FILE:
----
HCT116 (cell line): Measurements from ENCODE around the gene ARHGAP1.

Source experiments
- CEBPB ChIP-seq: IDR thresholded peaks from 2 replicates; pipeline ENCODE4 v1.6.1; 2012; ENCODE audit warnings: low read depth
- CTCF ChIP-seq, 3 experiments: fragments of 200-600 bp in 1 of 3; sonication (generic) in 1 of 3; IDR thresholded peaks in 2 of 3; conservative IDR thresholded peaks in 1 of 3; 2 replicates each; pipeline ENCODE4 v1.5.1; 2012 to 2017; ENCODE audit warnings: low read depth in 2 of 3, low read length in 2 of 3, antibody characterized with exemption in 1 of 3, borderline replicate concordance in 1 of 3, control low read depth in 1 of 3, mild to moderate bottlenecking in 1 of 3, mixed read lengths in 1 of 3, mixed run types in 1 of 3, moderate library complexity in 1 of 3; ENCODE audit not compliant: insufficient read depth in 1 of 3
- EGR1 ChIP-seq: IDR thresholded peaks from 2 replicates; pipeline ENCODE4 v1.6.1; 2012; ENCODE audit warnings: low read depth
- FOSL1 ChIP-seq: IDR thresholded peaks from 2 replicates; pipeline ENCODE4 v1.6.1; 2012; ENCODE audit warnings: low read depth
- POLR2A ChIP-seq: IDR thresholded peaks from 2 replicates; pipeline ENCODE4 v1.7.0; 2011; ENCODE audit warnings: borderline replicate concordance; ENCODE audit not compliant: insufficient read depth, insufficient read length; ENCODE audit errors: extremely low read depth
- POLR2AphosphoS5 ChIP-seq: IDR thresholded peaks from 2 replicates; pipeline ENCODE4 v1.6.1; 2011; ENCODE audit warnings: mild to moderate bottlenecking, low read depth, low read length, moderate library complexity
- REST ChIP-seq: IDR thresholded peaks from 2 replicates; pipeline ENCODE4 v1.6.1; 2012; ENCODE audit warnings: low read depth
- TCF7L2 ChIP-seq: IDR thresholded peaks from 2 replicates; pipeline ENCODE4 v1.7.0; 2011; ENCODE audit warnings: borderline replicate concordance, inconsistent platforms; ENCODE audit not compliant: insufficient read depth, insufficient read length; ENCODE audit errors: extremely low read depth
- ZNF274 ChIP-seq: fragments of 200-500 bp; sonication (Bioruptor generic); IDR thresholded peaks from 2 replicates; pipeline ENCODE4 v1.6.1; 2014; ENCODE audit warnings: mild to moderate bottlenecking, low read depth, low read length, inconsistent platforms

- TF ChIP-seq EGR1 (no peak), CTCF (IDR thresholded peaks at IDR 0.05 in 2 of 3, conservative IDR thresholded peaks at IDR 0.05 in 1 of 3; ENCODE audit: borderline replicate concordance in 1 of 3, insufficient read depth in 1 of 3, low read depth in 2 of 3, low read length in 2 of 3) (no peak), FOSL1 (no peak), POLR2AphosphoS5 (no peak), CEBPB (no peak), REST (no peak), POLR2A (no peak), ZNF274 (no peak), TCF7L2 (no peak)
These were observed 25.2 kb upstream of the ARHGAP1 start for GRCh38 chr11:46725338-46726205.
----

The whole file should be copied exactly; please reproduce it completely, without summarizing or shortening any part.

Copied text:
HCT116 (cell line): Measurements from ENCODE around the gene ARHGAP1.

Source experiments
- CEBPB ChIP-seq: IDR thresholded peaks from 2 replicates; pipeline ENCODE4 v1.6.1; 2012; ENCODE audit warnings: low read depth
- CTCF ChIP-seq, 3 experiments: fragments of 200-600 bp in 1 of 3; sonication (generic) in 1 of 3; IDR thresholded peaks in 2 of 3; conservative IDR thresholded peaks in 1 of 3; 2 replicates each; pipeline ENCODE4 v1.5.1; 2012 to 2017; ENCODE audit warnings: low read depth in 2 of 3, low read length in 2 of 3, antibody characterized with exemption in 1 of 3, borderline replicate concordance in 1 of 3, control low read depth in 1 of 3, mild to moderate bottlenecking in 1 of 3, mixed read lengths in 1 of 3, mixed run types in 1 of 3, moderate library complexity in 1 of 3; ENCODE audit not compliant: insufficient read depth in 1 of 3
- EGR1 ChIP-seq: IDR thresholded peaks from 2 replicates; pipeline ENCODE4 v1.6.1; 2012; ENCODE audit warnings: low read depth
- FOSL1 ChIP-seq: IDR thresholded peaks from 2 replicates; pipeline ENCODE4 v1.6.1; 2012; ENCODE audit warnings: low read depth
- POLR2A ChIP-seq: IDR thresholded peaks from 2 replicates; pipeline ENCODE4 v1.7.0; 2011; ENCODE audit warnings: borderline replicate concordance; ENCODE audit not compliant: insufficient read depth, insufficient read length; ENCODE audit errors: extremely low read depth
- POLR2AphosphoS5 ChIP-seq: IDR thresholded peaks from 2 replicates; pipeline ENCODE4 v1.6.1; 2011; ENCODE audit warnings: mild to moderate bottlenecking, low read depth, low read length, moderate library complexity
- REST ChIP-seq: IDR thresholded peaks from 2 replicates; pipeline ENCODE4 v1.6.1; 2012; ENCODE audit warnings: low read depth
- TCF7L2 ChIP-seq: IDR thresholded peaks from 2 replicates; pipeline ENCODE4 v1.7.0; 2011; ENCODE audit warnings: borderline replicate concordance, inconsistent platforms; ENCODE audit not compliant: insufficient read depth, insufficient read length; ENCODE audit errors: extremely low read depth
- ZNF274 ChIP-seq: fragments of 200-500 bp; sonication (Bioruptor generic); IDR thresholded peaks from 2 replicates; pipeline ENCODE4 v1.6.1; 2014; ENCODE audit warnings: mild to moderate bottlenecking, low read depth, low read length, inconsistent platforms

- TF ChIP-seq EGR1 (no peak), CTCF (IDR thresholded peaks at IDR 0.05 in 2 of 3, conservative IDR thresholded peaks at IDR 0.05 in 1 of 3; ENCODE audit: borderline replicate concordance in 1 of 3, insufficient read depth in 1 of 3, low read depth in 2 of 3, low read length in 2 of 3) (no peak), FOSL1 (no peak), POLR2AphosphoS5 (no peak), CEBPB (no peak), REST (no peak), POLR2A (no peak), ZNF274 (no peak), TCF7L2 (no peak)
These were observed 25.2 kb upstream of the ARHGAP1 start for GRCh38 chr11:46725338-46726205.